Cape Verde, with its Portugese name, is a small island country off the west coast of Africa. On Saturday I read that a singer from Cape Verde, named Cesaria Evora, had died. I was sad and struck to hear it, as I’ve loved her music for years. I have three or four CDs by Evora, and I had the good luck to see her in Philadelphia about ten years ago.
I also want to tell a story that I’ve told before, and there is no one here to stop me from telling this again. When I was touring Italy with students in 1997, I was walking down a street in Rome and on the other side of the street I saw a poster for an Evora concert. I got excited and ran over to get a closer look at the poster, to see when and where the concert was, as I was definitely going. On a closer view, I saw that she had performed a few days before, so I missed her until Philadelphia. Here’s a wonderful video of Evora. If you don’t yet know any African singers, she’s the one to start with.
I’ve also just finished reading a novel by a writer from a very different African country, Egypt. The novel is Miramar by Naguib Mahfouz, who won the Nobel Prize for literature in 1988 (for a different book). The novel Miramar is set in Alexandria, on the Mediterranean coast, in the 1960s.
I’ve read several other novels by Mahfouz, which were all in what might be called a “realistic” style, a detailed narrative moving forward in time, focused mostly on telling the story, and only relating events that could conceivably happen, as if we were somehow standing there watching things take place. That style became very popular in the 19th century, in novel after novel, in quite a few countries, and it is probably still the basic fiction style, because it works very well to tell a story.
The novel Miramar was first published in 1967, and in this book, Mahfouz works in a variation to the “realistic” style. The novel partly tells the same story from the point of view of several characters. In order to do this, Mahfouz partially repeats the same period of time, showing how the different characters experience it. It’s an interesting technique, though the book is more complex than simply repeating an incident several times, through different eyes.
The overlap of incidents to some extent is incidental. What happens more importantly is to get a look at the lives of the different characters, all of them residents of a boarding house named Miramar. The book is written entirely in first person but with a shift to a new character for each section, so that the “I” keeps changing. The characters come from a variety of backgrounds, young and old, country peasant and city intellectual. There is also—an important point for Mahfouz—a mix of political views, and the novel makes frequent reference to the two revolutions Egypt had had before 2011.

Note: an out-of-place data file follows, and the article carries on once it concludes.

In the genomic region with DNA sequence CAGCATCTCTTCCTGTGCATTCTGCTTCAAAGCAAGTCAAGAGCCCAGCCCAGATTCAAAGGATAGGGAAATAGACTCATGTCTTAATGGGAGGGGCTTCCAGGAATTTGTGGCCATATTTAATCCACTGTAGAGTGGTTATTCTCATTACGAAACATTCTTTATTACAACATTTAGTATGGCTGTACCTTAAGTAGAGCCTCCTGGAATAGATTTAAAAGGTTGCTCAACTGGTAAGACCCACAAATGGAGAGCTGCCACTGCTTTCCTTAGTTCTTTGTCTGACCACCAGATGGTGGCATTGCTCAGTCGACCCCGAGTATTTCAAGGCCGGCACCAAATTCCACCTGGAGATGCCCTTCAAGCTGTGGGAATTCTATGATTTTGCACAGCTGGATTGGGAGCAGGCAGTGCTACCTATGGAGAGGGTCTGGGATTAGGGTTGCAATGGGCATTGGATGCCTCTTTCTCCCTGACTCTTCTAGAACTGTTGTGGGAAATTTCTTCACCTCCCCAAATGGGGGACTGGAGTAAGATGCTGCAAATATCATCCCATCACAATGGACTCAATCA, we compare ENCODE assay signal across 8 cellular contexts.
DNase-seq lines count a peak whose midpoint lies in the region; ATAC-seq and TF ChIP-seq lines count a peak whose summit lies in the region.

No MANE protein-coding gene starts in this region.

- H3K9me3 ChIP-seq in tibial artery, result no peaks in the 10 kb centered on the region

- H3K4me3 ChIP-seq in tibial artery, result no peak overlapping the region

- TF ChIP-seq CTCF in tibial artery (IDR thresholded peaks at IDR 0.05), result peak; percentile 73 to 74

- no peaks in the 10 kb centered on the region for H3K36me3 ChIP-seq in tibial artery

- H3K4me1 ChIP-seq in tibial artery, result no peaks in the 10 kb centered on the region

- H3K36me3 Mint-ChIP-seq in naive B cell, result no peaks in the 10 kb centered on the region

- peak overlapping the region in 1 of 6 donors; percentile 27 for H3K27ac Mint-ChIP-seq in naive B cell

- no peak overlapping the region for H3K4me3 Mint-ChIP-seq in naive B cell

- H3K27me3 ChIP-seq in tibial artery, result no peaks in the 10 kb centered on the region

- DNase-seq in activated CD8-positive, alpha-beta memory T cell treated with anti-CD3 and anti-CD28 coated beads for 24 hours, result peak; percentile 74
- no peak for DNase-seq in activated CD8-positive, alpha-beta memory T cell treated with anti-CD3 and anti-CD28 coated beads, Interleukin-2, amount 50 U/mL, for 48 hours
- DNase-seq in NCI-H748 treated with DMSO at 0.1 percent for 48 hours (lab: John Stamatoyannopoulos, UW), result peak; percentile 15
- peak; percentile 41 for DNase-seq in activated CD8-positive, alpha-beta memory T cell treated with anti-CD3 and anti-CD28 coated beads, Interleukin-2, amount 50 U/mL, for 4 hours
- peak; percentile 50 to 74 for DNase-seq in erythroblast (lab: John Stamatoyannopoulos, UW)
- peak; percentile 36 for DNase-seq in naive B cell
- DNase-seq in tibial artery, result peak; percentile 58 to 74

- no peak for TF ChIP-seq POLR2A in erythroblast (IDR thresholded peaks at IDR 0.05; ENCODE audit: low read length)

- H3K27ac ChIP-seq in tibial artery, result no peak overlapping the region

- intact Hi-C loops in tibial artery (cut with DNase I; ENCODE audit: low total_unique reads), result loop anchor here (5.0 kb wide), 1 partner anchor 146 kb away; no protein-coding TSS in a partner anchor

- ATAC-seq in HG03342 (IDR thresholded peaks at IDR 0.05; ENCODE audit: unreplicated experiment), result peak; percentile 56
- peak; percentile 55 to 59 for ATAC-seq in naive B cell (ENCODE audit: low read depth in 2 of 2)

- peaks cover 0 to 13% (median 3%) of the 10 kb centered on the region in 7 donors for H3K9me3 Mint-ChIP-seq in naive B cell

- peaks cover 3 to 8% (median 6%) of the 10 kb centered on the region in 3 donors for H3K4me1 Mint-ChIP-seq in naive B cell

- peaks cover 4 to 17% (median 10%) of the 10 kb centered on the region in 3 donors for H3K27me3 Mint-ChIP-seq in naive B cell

Politics was important to Naguib Mahfouz, a more bold approach than it might seem to us, given the oppressive regimes he lived under. He also lived in a country where religious extremism was nurtured by the very political oppression that colors his books. In 1994 a group of these vile faithful attacked Mahfouz and stabbed him in the neck. Although his health was affected, he lived another twelve years.
In the west, it might be hard to see what is in his novels that could provoke such an attack (though let’s keep in mind that every country is polluted by religious fanatics, including, very visibly, America). Part of Mahfouz’s sin, perhaps, is that he wrote about real people as they were, with a willingness to describe their desires and sins, lust and greed, profaneness and lack of faith. We can see all of these things in the characters living in the Miramar boarding house.
Although we follow four characters here very closely, from inside their own heads, they are not especially sympathetic. The narrative of an old man frames the story of three young men, and while the old man seems more or less removed from life at the time of the narration, the younger men are intensely involved in life, sexually, politically, romantically, and ambitiously. Perhaps by showing all three of the younger men so flawed that it’s hard to like them, Mahfouz is saying that to be fully engaged with life forces us to make choices that compromise the soul.
I also found it interesting that in the book, all three of the older characters continually reminisce about how good the times used to be, and now those good times are gone. The four younger characters all are looking ahead to the future, to a time that they hope will be better. No one believes the present is good.